How Avoiding Normalization Contributes To Skewed Data In SQL Server Tables

One Who Overflew


In the Stack Overflow database, the biggest (and probably most important) table is Posts.

The Comments table should be truncated hourly. Comments were a mistake.

But the Posts table suffers from a serious design flaw in the public data dump: Questions and Answers are in the same table.

I’ve heard that it’s worse behind the scenes, but I don’t have any additional details on that.

Aspiring Aspirin


This ends up with some weird data distributions. Certain attributes can only ever be “true” for a question or an answer.

For example, only questions can have a non-zero AcceptedAnswerId, or AnswerCount. Some questions might have a ClosedDate, or a FavoriteCount, too. In the same way, only answers can have a ParentId. This ends up with some really weird patterns in the data.

SQL Server Query Results
breezy

Was it easier at first to design things this way? Probably. But introducing skew like this only makes dealing with parameter sniffing issues worse.

Even though questions and answers are the most common types of Posts, they’re not the only types of Posts. Even if you make people specify a type along with other things they’re searching for, you can end up with some really different query plans.

SQL Server Query Results
4:44

Designer Drugs


When you’re designing tables, try to keep this sort of stuff in mind. It might not be a big deal for small tables, but once you realize your data is getting big, it might be too late to make the change. It’s not just a matter of changes to the database, but the application, too.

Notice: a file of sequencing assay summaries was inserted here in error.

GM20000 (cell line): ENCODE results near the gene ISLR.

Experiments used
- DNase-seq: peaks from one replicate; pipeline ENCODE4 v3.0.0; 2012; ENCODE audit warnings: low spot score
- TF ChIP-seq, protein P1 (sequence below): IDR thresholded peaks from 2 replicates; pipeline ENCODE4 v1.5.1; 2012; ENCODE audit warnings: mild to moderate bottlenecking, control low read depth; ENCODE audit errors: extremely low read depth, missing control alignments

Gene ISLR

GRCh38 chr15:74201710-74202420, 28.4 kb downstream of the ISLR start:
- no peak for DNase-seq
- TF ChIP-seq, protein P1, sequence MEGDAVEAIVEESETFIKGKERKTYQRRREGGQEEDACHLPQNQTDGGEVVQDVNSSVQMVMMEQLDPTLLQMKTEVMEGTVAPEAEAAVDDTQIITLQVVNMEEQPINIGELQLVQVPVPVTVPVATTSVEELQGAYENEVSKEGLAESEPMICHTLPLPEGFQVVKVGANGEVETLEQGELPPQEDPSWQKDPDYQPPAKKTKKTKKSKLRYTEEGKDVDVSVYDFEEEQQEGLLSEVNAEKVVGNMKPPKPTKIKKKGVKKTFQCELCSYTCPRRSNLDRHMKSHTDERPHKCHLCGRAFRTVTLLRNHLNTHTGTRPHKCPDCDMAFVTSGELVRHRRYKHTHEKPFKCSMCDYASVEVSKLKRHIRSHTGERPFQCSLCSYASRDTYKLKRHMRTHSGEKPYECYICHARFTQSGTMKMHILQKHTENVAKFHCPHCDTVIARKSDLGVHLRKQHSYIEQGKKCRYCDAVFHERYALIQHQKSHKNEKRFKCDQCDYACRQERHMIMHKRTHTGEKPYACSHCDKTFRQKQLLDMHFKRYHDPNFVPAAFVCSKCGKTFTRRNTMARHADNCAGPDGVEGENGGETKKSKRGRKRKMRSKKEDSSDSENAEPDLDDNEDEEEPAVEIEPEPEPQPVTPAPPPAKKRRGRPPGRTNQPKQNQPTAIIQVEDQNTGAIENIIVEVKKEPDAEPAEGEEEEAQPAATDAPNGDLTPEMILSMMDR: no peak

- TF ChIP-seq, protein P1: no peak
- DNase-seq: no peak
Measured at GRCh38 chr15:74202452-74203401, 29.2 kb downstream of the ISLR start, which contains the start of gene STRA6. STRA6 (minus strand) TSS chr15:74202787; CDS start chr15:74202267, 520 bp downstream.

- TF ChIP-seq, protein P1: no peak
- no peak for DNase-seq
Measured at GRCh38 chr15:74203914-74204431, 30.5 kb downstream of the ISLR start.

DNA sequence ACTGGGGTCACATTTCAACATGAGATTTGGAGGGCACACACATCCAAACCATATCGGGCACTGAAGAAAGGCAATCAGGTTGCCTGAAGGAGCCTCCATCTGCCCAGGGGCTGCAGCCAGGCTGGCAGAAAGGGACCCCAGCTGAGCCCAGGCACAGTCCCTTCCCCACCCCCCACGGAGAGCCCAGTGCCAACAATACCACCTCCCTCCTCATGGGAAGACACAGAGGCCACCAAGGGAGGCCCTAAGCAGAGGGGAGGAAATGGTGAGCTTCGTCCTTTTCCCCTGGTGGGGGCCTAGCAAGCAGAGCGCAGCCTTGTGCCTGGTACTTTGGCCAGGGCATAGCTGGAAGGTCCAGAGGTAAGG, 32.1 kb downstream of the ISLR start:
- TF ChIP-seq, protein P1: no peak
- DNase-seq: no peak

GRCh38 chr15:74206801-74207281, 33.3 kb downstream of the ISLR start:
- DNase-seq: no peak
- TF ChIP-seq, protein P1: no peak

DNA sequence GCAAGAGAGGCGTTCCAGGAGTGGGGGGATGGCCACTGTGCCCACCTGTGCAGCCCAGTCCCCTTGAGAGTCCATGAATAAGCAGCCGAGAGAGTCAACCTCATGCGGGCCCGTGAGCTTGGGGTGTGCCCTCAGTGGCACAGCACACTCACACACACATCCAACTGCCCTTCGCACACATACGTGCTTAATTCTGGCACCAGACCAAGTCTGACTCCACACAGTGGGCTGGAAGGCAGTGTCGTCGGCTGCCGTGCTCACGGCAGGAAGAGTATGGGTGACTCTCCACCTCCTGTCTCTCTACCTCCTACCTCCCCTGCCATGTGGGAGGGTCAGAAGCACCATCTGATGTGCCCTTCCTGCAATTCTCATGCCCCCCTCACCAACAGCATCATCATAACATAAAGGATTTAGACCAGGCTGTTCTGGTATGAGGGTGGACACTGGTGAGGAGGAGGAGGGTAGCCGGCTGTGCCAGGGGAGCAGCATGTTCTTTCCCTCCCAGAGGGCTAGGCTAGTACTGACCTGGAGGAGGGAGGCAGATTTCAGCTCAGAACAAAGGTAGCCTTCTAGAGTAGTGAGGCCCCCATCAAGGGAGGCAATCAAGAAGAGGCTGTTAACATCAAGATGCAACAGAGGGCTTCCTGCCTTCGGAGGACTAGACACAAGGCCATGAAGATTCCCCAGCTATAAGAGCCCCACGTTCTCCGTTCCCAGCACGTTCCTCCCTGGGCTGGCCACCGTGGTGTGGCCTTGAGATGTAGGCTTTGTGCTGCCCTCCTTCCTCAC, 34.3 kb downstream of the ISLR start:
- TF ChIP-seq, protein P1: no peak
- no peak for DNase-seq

Late stage redesigns often lead to the LET’S JUST REWRITE THE WHOLE APPLICATION FROM THE GROUND UP projects that take years and usually never make it.

Thanks for reading!

Going Further


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3 thoughts on “How Avoiding Normalization Contributes To Skewed Data In SQL Server Tables

  1. You’re not wrong but it’s definitely swings & roundabouts.

    My last company started with specific comment types in specific tables. Each new comment type spawned a new table which goes completely to hell when you are asked to show a properly threaded history. Or (and there’s no solution for this) someone thinks that they want it all in a spread sheet.

    It also makes dev really slow because nobody will ever permit a copy-paste design because they visualise internal notes as something fundamentally different to the consumer comment… so you proliferate supporting code and suddenly you have: comment/int note/reply/action/… which means huge changes for “simple” requests or new features with less functionality because if you had considered it before you would have the hooks.

    So in our second design which did take ages to roll out we went to single column. Now the devs just had to decide how to manage the type in the front-end. I’m not saying we didn’t have interesting challenges but far fewer than with the multi-table design

    The advantage to the single comments table is that time is correctly captured, threading still requires getting the parent record correctly but is comparatively simple.

    Threading multi-table conversations is the stuff of madness.

    1. That sounds like the other end of the spectrum. I would probably not normalize to that extreme, either.

      In the Stack databases, there are a limited number of post types, and questions and answers make up the majority.

      I would probably opt for questions, answers, and other. Right now, Comments already have a separate table.

      Thanks!

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